EGU General Assembly 2021
© Author(s) 2021. This work is distributed under
the Creative Commons Attribution 4.0 License.

Quantifying vertical deformation of salt marsh substrates and their recovery during and after storm surge inundation

Helen Brooks1,2, Iris Moeller2, Tom Spencer1, Katherine Royse3, Simon Price4, and Matt Kirkham3
Helen Brooks et al.
  • 1Department of Geography, University of Cambridge, Downing Place, Cambridge CB2 3EN, UK.
  • 2Department of Geography, Trinity College Dublin, Museum Building, Dublin 2, Ireland
  • 3British Geological Survey, Nicker Hill, Keyworth, Nottingham NG12 5GG, UK
  • 4Arup, 8-13 Fitzroy St, Bloomsbury, London, W1T 4BQ, UK

Salt marshes are globally-distributed, intertidal wetlands. These wetlands provide vital ecosystem functions (providing habitats, filtering water and attenuating waves and currents) that can translate into valuable ecosystem services. Alongside the existence of suitable horizontal accommodation space, the ability of the salt marsh platform to accrete or increase in elevation at a rate commensurate with current and projected future rates of sea-level rise is critical to ensuring future saltmarsh functioning.

While several studies have assessed whether marsh surface and subsurface processes can keep pace with sea-level rise, few have measured whether, and to what extent, a marsh substrate may consolidate during a storm surge and whether such deformation is permanent or recoverable. This is of key importance given that the frequency and/or magnitude of storm surges is expected to change over the next few decades in some locations. We apply strictly-controlled oedometer tests to understand the response of salt marsh substrates to an applied normal stress (such as that exerted by a storm surge). We compare sediment samples from Tillingham marsh, eastern England, where the sediment is clay/silt-dominated, to samples from Warton marsh, Morecambe Bay, North West England, where the sediment is sand/silt-dominated.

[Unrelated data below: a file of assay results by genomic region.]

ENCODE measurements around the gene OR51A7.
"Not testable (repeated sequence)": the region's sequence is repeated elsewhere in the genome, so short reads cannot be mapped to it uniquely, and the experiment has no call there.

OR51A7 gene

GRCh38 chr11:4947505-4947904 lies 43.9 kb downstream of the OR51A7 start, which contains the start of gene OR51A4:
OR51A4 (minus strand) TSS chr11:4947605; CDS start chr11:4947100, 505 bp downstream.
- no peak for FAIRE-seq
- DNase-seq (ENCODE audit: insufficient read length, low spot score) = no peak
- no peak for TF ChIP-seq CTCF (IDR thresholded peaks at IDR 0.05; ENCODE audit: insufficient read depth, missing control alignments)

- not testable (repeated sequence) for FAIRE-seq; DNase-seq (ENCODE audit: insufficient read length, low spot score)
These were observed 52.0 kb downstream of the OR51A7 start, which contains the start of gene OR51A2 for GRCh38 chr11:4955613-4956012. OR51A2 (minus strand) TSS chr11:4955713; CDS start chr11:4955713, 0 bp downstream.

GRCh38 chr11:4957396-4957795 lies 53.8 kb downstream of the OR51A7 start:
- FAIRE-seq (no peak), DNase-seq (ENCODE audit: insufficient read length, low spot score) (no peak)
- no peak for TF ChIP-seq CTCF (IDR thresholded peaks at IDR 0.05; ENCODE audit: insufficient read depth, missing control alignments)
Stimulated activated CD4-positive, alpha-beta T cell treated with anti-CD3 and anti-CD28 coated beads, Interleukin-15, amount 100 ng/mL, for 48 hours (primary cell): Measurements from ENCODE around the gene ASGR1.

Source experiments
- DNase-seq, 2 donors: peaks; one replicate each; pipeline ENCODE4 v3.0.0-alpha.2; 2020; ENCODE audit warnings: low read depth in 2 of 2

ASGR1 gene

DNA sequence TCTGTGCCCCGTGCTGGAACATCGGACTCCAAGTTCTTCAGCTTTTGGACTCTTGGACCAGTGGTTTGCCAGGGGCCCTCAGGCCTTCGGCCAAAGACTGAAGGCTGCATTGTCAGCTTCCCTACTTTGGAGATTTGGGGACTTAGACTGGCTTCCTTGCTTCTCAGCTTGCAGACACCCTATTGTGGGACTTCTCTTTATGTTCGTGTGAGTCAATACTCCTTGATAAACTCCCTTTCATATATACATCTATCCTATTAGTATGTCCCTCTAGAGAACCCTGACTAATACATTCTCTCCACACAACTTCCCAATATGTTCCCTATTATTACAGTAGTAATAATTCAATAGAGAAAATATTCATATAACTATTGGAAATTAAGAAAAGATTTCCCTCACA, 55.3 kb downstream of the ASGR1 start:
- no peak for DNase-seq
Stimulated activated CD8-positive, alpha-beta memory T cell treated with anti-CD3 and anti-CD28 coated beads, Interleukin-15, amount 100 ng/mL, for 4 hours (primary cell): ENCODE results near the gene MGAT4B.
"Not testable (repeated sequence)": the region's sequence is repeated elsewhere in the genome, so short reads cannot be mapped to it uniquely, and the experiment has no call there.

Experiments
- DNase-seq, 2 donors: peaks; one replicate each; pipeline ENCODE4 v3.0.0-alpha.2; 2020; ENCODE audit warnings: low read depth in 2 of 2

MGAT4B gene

This research provides, for the first time, insight into the response of two compositionally-different UK marsh substrates to the application of normal stress, such as that induced by hydrostatic loading during extreme inundation events. We demonstrate that both the expected magnitude of axial displacement and the potential to recover vertical deformation after the event are affected by the particle size distribution and the void ratio, as well as past stress conditions on the marsh (particularly as a result of desiccation). The potential for irrecoverable vertical deformation in response to storm surge loading has not previously been identified in salt marsh studies.

The results of this research will improve the ability of future models of marsh geomorphological evolution to better represent these dynamic responses and their implications for the provision of ecosystem services. This research also challenges existing studies which often do not fully parameterise these dynamic responses when considering salt marsh morphodynamics.

How to cite: Brooks, H., Moeller, I., Spencer, T., Royse, K., Price, S., and Kirkham, M.: Quantifying vertical deformation of salt marsh substrates and their recovery during and after storm surge inundation, EGU General Assembly 2021, online, 19–30 Apr 2021, EGU21-10682,, 2021.

Display materials

Display file

Comments on the display material

to access the discussion